Broodhollow: Dreadful Light Reading in Webcomic Form



When I was growing up, I really only had one career goal: I wanted to be a cartoonist. Yeah, I took the popular way out back then. That never panned out (spoiler alert, I actually don’t draw Dennis the Menace) but watching the medium grow up with me has gone in a lot of very interesting directions. With print media dying, of course, the age of the online world picked up where they left off. End of great set up.

Webcomics exploded onto the scene back in the late 1990s.  Your co-workers send you links to them all the time, especially likely if you write for or read the content here on this site.  You’ve got your break out stars like Penny-Arcade and Achewood and then your lesser known ones like Brawl in the Family that are pleasant little surprises you fins on your own.  It’s a landscape you can’t really avoid online anymore if you appreciate the art form.  There is one entry, however, that deserves mention.

Kris Straub has been doing webcomics since 2000 with Checkerboard Nightmare. He went on to do an epic sci-fi story that spanned seven years at StarSlip Crisis and currently makes most of his revenue through Chainsawsuit (a gag-a-day strip that never fails to get me). Recently, he’s embarked on an entirely new strip that is unlike anything on the web that I’ve seen.

Enter:  Broodhollow.

Broodhollow lives in its own weird little corner of the internet.  It’s a cosmic-horror-humor strip. Set in the town of Broodhollow during the Great Depression it follows the curious story of Wadsworth Zane, a failed encyclopedia salesman called to this town through the will of a recently-deceased yet obscure relative. The drawings are light and simple. The colors are somewhat faded but only indicate very faint feelings of dread. The characters look like they could be in the background of an early Mickey Mouse cartoon.

Then a reanimated mangled corpse shows up.

Broodhollow takes the idea of telling a horror story and turns it on its head. There are laughs but only occasionally. Some strips end without a punchline, just a sense of foreboding as the story progresses. As the reader progresses further into the mystery of this town, as Wadsworth does, things take a Lovecraftian turn for the nasty. He encounters other characters: a young woman working for her father’s law office, the group of mill workers who enjoy spending their nights at the bar, a psychiatrist who may know more than he lets on. There’s even a secret council involved that avoids the cliché nature of such an idea and still feels like something that could have happened in the early 1930s. To tell any more of the story would be to ruin it. The important note is that the world and the characters you’re looking at are drawn and painted – they aren’t real, they’re just pixels. Much as the town of Broodhollow feels, as you learn about it and its residents, a “painted” version of what actually exists underneath.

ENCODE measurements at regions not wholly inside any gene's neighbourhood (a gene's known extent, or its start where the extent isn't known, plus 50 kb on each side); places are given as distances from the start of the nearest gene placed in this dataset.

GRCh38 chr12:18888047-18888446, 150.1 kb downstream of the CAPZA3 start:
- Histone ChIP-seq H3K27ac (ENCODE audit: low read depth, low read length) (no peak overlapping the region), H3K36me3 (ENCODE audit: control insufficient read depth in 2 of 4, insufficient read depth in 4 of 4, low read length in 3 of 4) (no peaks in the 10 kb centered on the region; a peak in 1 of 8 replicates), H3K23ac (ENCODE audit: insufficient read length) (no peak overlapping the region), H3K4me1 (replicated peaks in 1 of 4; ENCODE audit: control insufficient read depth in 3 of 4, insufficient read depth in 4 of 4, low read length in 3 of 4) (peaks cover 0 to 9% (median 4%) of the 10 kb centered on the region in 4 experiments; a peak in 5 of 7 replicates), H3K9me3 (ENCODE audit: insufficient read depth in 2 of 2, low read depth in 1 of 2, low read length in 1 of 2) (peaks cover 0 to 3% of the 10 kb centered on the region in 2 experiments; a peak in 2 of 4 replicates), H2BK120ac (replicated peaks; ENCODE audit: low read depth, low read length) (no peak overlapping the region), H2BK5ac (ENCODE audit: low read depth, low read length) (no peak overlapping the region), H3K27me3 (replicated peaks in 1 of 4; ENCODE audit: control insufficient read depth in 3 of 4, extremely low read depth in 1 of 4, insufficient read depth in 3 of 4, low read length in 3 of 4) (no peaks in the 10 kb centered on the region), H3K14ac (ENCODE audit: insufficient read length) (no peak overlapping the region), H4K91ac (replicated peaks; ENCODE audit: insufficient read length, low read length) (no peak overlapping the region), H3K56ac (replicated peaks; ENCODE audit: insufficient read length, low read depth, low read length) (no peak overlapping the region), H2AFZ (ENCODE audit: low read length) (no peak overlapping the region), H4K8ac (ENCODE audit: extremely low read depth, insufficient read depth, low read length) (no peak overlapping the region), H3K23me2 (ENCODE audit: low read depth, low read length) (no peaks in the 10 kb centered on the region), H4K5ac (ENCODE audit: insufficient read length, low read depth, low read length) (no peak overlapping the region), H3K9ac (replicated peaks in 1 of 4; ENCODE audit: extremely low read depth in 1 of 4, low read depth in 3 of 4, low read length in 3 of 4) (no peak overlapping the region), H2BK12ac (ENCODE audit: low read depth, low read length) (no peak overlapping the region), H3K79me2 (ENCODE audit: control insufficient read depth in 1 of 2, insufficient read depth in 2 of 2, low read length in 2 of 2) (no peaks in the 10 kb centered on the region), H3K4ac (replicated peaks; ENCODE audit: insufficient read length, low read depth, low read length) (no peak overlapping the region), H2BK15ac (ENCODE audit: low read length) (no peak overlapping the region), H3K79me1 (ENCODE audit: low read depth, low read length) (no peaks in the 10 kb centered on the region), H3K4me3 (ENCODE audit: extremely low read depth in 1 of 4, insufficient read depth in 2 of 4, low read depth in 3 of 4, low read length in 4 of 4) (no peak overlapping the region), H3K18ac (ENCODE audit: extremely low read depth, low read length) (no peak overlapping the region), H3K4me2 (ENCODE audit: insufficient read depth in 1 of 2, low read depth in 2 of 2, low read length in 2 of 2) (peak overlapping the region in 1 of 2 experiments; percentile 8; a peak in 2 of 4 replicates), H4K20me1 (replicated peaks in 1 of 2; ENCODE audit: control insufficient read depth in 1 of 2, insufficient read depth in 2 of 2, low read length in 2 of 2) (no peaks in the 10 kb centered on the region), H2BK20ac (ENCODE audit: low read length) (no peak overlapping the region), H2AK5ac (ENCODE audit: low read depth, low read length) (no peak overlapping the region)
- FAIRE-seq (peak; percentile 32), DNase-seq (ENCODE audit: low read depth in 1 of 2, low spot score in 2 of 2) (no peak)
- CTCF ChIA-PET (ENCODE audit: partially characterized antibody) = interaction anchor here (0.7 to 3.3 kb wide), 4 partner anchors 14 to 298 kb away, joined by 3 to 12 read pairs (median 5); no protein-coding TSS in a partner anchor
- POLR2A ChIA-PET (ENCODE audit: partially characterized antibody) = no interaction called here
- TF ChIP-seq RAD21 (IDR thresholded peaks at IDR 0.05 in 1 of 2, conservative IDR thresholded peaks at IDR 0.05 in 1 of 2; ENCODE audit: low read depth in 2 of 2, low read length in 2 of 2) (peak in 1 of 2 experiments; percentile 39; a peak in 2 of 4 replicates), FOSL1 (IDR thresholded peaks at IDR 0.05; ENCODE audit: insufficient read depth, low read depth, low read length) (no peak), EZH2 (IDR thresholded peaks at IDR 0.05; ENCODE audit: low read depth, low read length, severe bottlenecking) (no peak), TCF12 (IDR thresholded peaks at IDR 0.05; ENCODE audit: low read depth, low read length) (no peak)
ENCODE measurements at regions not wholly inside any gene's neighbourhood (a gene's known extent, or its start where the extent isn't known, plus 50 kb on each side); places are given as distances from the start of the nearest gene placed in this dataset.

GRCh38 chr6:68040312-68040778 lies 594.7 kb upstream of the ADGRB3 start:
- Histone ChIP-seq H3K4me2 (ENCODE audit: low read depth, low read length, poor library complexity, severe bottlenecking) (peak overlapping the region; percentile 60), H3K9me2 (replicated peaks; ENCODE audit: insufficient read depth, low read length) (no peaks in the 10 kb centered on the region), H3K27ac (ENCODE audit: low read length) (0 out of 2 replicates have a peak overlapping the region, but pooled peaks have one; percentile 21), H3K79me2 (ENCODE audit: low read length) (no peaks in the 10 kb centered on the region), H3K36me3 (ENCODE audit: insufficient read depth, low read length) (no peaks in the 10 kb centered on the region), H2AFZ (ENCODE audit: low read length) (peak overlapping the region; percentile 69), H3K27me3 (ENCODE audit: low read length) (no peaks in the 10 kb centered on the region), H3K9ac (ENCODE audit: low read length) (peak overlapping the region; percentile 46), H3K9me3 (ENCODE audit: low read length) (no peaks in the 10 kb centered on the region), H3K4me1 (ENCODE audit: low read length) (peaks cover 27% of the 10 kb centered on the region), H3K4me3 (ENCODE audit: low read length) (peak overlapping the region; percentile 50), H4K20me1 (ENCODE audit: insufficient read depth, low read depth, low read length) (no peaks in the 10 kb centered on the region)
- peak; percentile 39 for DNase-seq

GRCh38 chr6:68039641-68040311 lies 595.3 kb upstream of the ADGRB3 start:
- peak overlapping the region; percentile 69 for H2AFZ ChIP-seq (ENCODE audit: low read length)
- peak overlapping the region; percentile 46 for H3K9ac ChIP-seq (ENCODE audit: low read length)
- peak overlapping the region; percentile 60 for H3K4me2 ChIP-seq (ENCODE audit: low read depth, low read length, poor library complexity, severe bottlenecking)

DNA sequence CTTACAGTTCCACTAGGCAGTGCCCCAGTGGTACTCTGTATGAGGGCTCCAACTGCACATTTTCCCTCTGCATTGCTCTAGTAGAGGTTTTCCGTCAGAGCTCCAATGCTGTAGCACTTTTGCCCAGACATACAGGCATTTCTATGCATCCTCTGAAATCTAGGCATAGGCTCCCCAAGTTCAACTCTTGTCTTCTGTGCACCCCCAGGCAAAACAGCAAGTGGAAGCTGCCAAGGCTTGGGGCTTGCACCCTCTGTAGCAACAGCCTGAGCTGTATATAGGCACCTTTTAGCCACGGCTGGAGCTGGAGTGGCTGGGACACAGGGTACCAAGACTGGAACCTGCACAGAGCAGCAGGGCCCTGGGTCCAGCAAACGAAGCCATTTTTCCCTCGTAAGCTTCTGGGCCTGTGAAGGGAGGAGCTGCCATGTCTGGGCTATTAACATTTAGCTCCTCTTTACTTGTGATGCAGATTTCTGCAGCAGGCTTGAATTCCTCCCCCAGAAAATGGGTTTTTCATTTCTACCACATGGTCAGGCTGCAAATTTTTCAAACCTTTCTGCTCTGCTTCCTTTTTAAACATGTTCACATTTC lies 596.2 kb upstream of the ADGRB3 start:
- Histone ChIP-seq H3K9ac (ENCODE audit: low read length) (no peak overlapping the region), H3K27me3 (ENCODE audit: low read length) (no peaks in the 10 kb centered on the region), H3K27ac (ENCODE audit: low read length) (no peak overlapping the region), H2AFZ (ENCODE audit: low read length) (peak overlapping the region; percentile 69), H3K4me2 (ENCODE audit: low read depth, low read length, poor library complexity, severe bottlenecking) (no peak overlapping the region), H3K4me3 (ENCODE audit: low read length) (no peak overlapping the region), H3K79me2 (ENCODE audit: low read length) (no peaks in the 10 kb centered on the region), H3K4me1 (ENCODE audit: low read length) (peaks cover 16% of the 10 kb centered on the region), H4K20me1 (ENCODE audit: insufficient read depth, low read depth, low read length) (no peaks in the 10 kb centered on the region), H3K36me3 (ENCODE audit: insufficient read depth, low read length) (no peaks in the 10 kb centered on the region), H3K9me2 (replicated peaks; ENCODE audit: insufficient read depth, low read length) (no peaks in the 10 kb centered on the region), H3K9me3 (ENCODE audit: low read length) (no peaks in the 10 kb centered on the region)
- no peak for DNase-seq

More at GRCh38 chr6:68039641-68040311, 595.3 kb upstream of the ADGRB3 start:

And that doesn’t even begin to explain the unique nature of the art involved. In the middle of a lightly drawn strip will be the horrible image of some monstrosity that looks simultaneously human and anything but. Straub walks a fine line throughout the entire story: light mystery and horrific dread. The images aren’t terrifying but the way they’re presented is. Light and painted backgrounds contrast with the drawings of the characters to draw the eye to a certain detail, making you almost miss the horrors drawn away from where you’re looking.  

This isn’t to say it’s perfect. It’s an ambitious project to take on. To have a strip that can deliver laughs but then also do a loving homage to the style of storytelling H.P. Lovecraft embraced. But that’s what makes it so much more interesting than anything else being published online right now. There isn’t the cheap joke because “this is a comic strip, it has to end with a joke!”. All said and done, it’s a evenly paced narrative that has one goal:  to tell a story that hasn’t been told before. The fact that it’s a webcomic is purely coincidental.  

Straub is approaching the project in a smart way. Instead of promising one strip a day, he’s focusing on three a week. Every few months will tell another chapter in the story, which then can be bought as a book. He takes a few months off to work on the next chapter and then comes back. It made the wait between chapters infuriating but all the more rewarding when it came back. He recently started a Kickstarter and more than raised enough funds to keep making the project and then some. In an age where you can call people on the internet “the worst” and no judge would convict you, it’s also an age where people who are dedicated to a project can come together and help artists out. For every Zach Braff trying to raise millions without having to spend his own millions, there’s a guy like Straub who just wanted to take a chance to show people something they wouldn’t be able to get anywhere else. To show them Broodhollow.

If you’re looking for some light reading, the first book is available for free online at Straub’s Broodhollow homepage here.  It won’t take you more than an hour and it’s worth it.

Image source: Kickstarter


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